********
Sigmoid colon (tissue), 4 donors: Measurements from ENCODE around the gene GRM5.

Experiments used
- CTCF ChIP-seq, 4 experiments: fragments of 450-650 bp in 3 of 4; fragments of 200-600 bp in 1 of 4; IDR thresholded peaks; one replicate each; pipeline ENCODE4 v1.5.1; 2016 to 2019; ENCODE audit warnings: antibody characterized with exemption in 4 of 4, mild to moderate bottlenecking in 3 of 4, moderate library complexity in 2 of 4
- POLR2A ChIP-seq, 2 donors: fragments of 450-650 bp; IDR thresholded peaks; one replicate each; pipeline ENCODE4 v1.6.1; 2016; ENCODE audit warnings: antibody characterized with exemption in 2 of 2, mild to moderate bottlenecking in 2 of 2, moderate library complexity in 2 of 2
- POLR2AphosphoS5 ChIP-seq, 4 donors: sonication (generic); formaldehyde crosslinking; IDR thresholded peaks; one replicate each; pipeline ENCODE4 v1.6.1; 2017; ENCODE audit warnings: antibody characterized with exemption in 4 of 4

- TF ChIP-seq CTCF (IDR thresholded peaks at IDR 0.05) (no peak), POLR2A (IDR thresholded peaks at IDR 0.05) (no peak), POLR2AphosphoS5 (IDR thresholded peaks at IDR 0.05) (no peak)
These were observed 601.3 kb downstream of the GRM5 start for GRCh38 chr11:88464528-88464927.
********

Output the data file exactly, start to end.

Sigmoid colon (tissue), 4 donors: Measurements from ENCODE around the gene GRM5.

Experiments used
- CTCF ChIP-seq, 4 experiments: fragments of 450-650 bp in 3 of 4; fragments of 200-600 bp in 1 of 4; IDR thresholded peaks; one replicate each; pipeline ENCODE4 v1.5.1; 2016 to 2019; ENCODE audit warnings: antibody characterized with exemption in 4 of 4, mild to moderate bottlenecking in 3 of 4, moderate library complexity in 2 of 4
- POLR2A ChIP-seq, 2 donors: fragments of 450-650 bp; IDR thresholded peaks; one replicate each; pipeline ENCODE4 v1.6.1; 2016; ENCODE audit warnings: antibody characterized with exemption in 2 of 2, mild to moderate bottlenecking in 2 of 2, moderate library complexity in 2 of 2
- POLR2AphosphoS5 ChIP-seq, 4 donors: sonication (generic); formaldehyde crosslinking; IDR thresholded peaks; one replicate each; pipeline ENCODE4 v1.6.1; 2017; ENCODE audit warnings: antibody characterized with exemption in 4 of 4

- TF ChIP-seq CTCF (IDR thresholded peaks at IDR 0.05) (no peak), POLR2A (IDR thresholded peaks at IDR 0.05) (no peak), POLR2AphosphoS5 (IDR thresholded peaks at IDR 0.05) (no peak)
These were observed 601.3 kb downstream of the GRM5 start for GRCh38 chr11:88464528-88464927.